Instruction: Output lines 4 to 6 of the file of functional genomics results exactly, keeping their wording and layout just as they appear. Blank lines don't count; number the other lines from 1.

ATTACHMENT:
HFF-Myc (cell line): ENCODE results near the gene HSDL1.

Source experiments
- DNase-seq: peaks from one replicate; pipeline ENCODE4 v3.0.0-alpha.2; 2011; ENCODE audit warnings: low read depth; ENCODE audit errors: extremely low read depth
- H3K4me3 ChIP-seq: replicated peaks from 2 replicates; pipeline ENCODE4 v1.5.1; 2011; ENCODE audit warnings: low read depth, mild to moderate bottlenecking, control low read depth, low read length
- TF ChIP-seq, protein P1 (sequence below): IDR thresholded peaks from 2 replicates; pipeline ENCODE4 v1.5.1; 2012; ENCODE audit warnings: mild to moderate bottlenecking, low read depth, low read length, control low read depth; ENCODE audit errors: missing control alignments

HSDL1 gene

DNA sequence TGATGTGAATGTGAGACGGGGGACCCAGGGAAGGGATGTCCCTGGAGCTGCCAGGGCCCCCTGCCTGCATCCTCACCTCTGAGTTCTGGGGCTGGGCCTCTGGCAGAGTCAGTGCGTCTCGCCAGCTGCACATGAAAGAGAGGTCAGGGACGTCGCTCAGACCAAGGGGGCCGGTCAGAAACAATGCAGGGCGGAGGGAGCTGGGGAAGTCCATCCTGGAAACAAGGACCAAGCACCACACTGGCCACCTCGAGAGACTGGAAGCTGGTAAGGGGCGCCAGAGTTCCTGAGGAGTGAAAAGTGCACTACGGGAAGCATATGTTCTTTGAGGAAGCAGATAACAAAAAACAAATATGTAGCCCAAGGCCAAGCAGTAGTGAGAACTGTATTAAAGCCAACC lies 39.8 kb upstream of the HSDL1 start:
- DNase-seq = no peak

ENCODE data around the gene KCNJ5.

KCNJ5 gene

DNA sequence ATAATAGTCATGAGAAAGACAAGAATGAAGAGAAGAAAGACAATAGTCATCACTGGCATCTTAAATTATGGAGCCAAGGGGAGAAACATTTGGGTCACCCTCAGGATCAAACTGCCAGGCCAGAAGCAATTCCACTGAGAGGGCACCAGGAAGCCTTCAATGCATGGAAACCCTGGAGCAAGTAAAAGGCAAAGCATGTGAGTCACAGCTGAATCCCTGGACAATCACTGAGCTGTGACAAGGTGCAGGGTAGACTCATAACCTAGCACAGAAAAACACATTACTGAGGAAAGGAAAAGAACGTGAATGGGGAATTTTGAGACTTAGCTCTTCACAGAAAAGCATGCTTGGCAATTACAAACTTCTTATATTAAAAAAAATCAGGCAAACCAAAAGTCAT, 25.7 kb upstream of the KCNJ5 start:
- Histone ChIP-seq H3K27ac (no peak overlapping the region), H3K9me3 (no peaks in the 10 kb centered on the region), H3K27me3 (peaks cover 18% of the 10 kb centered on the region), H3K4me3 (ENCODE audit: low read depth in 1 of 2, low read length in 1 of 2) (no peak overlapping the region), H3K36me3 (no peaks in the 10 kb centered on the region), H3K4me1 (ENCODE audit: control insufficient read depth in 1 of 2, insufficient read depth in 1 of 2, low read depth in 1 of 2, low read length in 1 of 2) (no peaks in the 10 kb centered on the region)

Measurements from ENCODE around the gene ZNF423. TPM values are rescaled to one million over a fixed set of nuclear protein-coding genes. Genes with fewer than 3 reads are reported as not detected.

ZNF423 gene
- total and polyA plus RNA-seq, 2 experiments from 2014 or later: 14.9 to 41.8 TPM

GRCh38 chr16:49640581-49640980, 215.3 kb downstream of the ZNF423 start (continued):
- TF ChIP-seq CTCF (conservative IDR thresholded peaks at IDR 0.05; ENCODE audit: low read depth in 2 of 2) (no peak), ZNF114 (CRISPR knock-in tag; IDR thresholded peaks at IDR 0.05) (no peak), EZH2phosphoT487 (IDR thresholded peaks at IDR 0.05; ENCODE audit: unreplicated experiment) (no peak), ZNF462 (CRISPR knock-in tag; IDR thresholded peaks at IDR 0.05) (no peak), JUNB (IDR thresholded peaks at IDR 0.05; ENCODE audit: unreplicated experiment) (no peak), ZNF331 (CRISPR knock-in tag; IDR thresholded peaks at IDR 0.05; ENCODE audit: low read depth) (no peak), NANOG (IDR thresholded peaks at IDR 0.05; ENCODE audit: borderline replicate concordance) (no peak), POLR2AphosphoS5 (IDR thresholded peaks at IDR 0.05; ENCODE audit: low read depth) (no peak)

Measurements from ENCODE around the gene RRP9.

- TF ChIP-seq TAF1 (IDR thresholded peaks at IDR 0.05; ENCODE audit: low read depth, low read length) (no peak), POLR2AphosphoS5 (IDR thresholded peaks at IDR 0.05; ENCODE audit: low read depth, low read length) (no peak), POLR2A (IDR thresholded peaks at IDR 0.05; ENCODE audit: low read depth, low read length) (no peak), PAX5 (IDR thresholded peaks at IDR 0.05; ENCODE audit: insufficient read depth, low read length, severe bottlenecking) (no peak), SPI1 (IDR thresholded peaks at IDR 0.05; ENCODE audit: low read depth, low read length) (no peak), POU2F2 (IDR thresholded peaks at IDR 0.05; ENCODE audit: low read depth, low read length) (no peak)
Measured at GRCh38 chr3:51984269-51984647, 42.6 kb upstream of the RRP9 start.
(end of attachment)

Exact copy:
- H3K4me3 ChIP-seq: replicated peaks from 2 replicates; pipeline ENCODE4 v1.5.1; 2011; ENCODE audit warnings: low read depth, mild to moderate bottlenecking, control low read depth, low read length
- TF ChIP-seq, protein P1 (sequence below): IDR thresholded peaks from 2 replicates; pipeline ENCODE4 v1.5.1; 2012; ENCODE audit warnings: mild to moderate bottlenecking, low read depth, low read length, control low read depth; ENCODE audit errors: missing control alignments

HSDL1 gene